Highlighted some text in the middle of the paragraph. Attempted to change formatting to "H2". The entire paragraph became "H2", and in the text below the "##" ended up on the line above the paragraph, which I don't think is valid Markdown. To be fair, this is an edge-case. Maybe don't show header formatting as an option in the middle of a block of text?
- Tooltips! I didn't know what the bullet list button was until I pressed it.
- Selecting text in the middle of a paragraph and choosing a header type or pre or blockquote affects the whole paragraph. This isn't immediately intuitive. I don't have a good solution to this, but it's something to consider.
- Once I select text in the middle of a paragraph and mark it as pre there doesn't seem to be a way to back out this change, selecting blockquote just embeds a blockquote in the pre block. Note, this may have happened because I selected different blocks of text within the paragraph for each change, but since it affects the entire paragraph it makes sense for this to not matter.
[update] The <= and => icons are not intuitive as undo/redo. I thought that they were for indentation before I hit them. Also note that I backed out all of my changes, yet still ended up with a <pre> surrounding the text at the bottom, even though it clearly wasn't there in the WYSIWYG at the top. Adding <pre> to the paragraph again didn't cause a double-<pre> down below though.
Selecting text in the middle of a paragraph and choosing a header type or pre or blockquote affects the whole paragraph. This isn't immediately intuitive. I don't have a good solution to this, but it's something to consider.
Yeah, this is what browsers do by default when issuing commands to the contentEditable. The way to fix this would be to recognize the command before it issued and splitting the text before and after a selection to their own block-level elements.
Once I select text in the middle of a paragraph and mark it as pre there doesn't seem to be a way to back out this change, selecting blockquote just embeds a blockquote in the pre block.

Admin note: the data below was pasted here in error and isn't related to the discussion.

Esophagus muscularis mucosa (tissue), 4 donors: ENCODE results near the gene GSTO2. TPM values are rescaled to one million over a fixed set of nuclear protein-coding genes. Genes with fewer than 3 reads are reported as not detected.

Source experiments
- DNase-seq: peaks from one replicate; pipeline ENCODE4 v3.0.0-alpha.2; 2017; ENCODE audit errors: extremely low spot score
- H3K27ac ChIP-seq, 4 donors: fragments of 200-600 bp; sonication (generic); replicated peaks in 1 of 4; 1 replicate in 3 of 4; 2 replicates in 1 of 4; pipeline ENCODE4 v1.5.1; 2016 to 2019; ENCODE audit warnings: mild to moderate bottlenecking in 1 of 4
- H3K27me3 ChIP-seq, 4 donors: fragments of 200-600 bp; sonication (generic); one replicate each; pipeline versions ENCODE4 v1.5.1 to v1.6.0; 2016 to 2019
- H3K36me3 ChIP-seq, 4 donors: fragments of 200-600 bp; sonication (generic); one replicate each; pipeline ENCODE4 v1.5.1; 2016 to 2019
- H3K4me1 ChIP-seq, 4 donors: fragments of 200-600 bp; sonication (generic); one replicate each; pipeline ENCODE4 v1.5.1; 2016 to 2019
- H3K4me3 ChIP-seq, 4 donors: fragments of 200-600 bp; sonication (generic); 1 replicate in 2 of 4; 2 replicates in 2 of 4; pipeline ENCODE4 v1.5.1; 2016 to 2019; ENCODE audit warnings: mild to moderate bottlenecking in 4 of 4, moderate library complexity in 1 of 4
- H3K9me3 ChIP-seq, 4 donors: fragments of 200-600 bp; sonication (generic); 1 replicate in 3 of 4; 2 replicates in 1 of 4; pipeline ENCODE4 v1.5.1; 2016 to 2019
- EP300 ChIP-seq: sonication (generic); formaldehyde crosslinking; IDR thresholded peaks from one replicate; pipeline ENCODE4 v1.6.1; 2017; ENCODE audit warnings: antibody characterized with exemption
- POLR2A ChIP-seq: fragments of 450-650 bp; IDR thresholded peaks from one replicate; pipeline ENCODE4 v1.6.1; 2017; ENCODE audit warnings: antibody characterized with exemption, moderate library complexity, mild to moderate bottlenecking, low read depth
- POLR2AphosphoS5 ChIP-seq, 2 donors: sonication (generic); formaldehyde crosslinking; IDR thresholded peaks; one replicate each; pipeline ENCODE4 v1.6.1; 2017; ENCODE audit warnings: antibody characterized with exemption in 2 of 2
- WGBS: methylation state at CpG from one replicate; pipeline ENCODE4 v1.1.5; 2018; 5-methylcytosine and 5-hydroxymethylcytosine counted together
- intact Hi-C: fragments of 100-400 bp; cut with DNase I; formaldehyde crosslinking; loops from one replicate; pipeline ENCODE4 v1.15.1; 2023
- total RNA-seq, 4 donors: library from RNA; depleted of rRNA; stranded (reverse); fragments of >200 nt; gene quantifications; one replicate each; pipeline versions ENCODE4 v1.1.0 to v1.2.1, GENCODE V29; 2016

Yeah, pre is kind of difficult to handle. I'm thinking about solutions. Previous Hallo didn't have pre enabled to work around this, but I really would like to be able to add code snippets when I write.
The <= and => icons are not intuitive as undo/redo.
The actual undo/redo implementation comes from the browser, so it is a bit hard to do much about it. But whenever we get to doing OT with ShareJS there might come a better way to handle editing history.
This is cool -- I've been looking for something like this. There seems to be some "jank", at least on firefox -- I think the result of it wanting to be taller than my window (on a 1920x1200 screen). Sometimes when I hint enter, the whole screen jumps up and down, I think related to scrolling.
Hm tested it on chrome and it seems to scroll correctly. The black window "stops" at the bottom of the page, whereas on firefox (possibly with non-default font settings), it is trying to go below the bottom of the window.
I would like to use markdown in the contenteditable area too. I expect it to recognize that I mean bold when I write jooo -- otherwise I would be stuck using the GUI buttons every time I want to change something.
That is a long-wanted feature in Hallo, not only when producing Markdown, but also when Rich Text Editing normal HTML. Would be great for power users.
I want something like this quite badly. However, I'm not sure this is suitable for the users who I want this for (ie, people who don't need to understand markdown formatting)
1. Doing an html to markdown conversion, as you seem to be doing, feels like a giant hack. And one with leaky abstractions to boot (Hit enter off the end of a list, and you get <div></div> inserted into the markdown source).
2. Link editing is super important, and, also a very difficult problem (selection/range management issues) without the html to markdown problem added on top.